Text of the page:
They don’t seem to care that they are forcing our greatest young talent overseas and bringing in cheap foreign labour to drive down wages. We are so uncompetitive now it doesn’t seem to matter to them.
    Hide the real unemployment figures and hope people keep coming here making sure they have plenty of money in their pockets to plug the holes.
    Mind you, if the world actually gets wind of what is happening here jobs wise and other temporary workers here ( 457s, working holiday makers, students and Kiwis) start to find out the lucky country is not what it seems the immigration flows might start to mirror that after the GFC.

    Maybe the government and the banks will start shipping money to China to keep their boat afloat just so ours doesn’t spring any more leaks.

  14. How long can this madness go on for?,$1million just for an a average home?

    The only first time homeowners, or anybody else who can afford to spend $1 million on an average home, would definitely not be earning “average incomes”. Even if you had a deposit of say $300K (and the vast majority of people don’t have that kind of money), that means you have to borrow well over $700K to cover the balance and the extra costs ie. stamp duty, legal fees, real estate agent commissions etc.

    The only people who could afford such massive mortgages are successful self employed business people, CEOs on salaries well over $500K, or someone like a successful barrister earning serious money. But god help you should you or your partner lose your job/or your business goes bad, and given the fact the Australian economy is going pair shaped fast, the amount of mortgage stress must be going through the roof.

  15. Master Yoda-
    Articles like this, designed purely to encourage first time buyers to compete with investors would be funny if not for the terrible harm they will cause.
    With first time buyers at record lows and the MSM pushing large mortgages on the naive surely means we will see an end to this madness within a couple of years.

  16. @ Glen

    Love the line about ‘don’t worry as the price of the house will have gone up to cover it’s cost over 30 years.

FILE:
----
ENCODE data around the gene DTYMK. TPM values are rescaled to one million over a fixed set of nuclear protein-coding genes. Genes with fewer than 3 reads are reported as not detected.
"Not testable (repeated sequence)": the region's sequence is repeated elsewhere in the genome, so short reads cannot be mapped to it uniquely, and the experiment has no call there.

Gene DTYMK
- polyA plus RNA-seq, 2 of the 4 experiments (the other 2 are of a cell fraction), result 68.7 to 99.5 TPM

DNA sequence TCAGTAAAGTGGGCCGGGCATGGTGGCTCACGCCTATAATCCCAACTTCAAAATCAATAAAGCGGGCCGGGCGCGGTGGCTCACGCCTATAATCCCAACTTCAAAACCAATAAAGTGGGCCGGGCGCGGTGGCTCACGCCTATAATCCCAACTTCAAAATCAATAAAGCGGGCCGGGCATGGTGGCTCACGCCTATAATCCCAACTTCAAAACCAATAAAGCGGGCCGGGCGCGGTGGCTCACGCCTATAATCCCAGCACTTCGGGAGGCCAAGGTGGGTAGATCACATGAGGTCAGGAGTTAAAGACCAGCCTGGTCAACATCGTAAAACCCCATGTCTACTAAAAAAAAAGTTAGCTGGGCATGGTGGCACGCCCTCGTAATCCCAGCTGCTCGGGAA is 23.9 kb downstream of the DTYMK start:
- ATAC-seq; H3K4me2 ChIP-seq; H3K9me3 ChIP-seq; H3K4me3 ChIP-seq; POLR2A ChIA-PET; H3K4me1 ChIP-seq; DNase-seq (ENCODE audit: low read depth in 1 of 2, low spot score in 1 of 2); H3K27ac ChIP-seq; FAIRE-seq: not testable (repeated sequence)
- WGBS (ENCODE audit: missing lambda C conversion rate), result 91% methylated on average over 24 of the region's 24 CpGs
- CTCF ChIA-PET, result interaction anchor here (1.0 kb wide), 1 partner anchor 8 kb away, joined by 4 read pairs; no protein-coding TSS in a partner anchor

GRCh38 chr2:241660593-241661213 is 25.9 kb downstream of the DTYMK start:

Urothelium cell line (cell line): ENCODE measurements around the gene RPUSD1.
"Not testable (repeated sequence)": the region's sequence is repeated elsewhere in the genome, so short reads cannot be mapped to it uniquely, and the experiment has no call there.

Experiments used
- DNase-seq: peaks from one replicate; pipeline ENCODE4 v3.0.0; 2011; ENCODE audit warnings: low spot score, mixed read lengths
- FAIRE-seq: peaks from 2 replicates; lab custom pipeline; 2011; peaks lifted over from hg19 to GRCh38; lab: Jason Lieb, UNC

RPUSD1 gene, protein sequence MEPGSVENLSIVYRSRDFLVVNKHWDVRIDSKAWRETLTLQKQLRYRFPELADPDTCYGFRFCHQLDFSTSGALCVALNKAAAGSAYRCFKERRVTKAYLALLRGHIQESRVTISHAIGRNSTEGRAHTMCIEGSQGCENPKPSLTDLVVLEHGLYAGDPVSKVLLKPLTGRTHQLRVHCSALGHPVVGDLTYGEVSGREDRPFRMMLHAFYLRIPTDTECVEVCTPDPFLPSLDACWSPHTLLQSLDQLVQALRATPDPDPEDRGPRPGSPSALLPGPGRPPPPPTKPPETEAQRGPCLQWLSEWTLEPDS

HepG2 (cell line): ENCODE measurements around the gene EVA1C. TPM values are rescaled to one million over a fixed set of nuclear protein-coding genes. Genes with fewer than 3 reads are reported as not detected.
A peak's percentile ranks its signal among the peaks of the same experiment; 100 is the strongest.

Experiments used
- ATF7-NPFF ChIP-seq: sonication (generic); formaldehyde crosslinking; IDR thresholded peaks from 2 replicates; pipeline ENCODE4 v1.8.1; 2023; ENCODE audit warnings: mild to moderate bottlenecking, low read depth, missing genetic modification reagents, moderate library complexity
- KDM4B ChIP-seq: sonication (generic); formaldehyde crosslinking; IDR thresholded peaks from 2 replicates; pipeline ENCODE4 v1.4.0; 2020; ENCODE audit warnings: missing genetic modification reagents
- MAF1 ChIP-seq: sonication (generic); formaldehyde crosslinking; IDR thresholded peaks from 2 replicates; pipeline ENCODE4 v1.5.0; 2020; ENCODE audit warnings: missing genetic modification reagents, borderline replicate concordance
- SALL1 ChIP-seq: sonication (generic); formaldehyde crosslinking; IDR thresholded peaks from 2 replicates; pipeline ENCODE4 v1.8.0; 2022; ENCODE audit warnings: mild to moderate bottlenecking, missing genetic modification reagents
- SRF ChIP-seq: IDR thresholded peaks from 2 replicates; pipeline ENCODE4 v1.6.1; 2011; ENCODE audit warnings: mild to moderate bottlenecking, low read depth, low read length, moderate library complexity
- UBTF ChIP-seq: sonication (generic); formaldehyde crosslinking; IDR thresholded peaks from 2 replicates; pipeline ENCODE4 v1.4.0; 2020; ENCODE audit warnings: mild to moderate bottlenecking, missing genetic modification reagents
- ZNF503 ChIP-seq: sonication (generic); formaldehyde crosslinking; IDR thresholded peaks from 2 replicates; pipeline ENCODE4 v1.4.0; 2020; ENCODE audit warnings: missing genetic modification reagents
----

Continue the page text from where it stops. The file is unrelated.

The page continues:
ROFL: Someone should tell her that FIAT currencies have an average life span of 40 years……..

    This house of cards gets scarier by the day:
    On the one hand sometimes even I doubt the fact I stayed out of the market: But clearly the local economy can not last forever in it’s current position.
    Then when you factor in the global economy, and how close it came to collapse in 2007-2009….and how things are actually far worse now than then, it’s only a matter of time before an enormous economic disaster strikes.

    A combination of sound politics (despite how we crow how bad our politicians are, we have a very, very stable society) and a smooth progression from gold backed to gold reserves to FIAT currency has seen people be willing to take on crazy amounts of debt in the belief that cos it’s been ok for the last x number of years, the next x number will be the same.

    Not so! I honestly believe the kids who are now in school will be like our great grand parents who saw the depression and lived modestly, often accumulating astonishing wealth: Compare this to our current baby boomers and SKI’s.

    Then compare gen x & gen y….they will have no legacy: Actually they will: They have built the most profitable banking system ever known (for now)

  17. The alternative to this madness is to rent, save the (as we know rather substantial) difference, and buy a place outright either in Australia or somewhere else later in life should you choose. At least you have that option, but if house prices take a protracted, decades-long slide (like in Japan), you and your children’s futures are going to look pretty bleak.

    No government in league with the banks should ever be allowed to interfere in housing markets, that’s the lesson to take home here.

  18. @ Chockolate

    The real lesson is that central and privatised banks are more dangerous than standing armies…….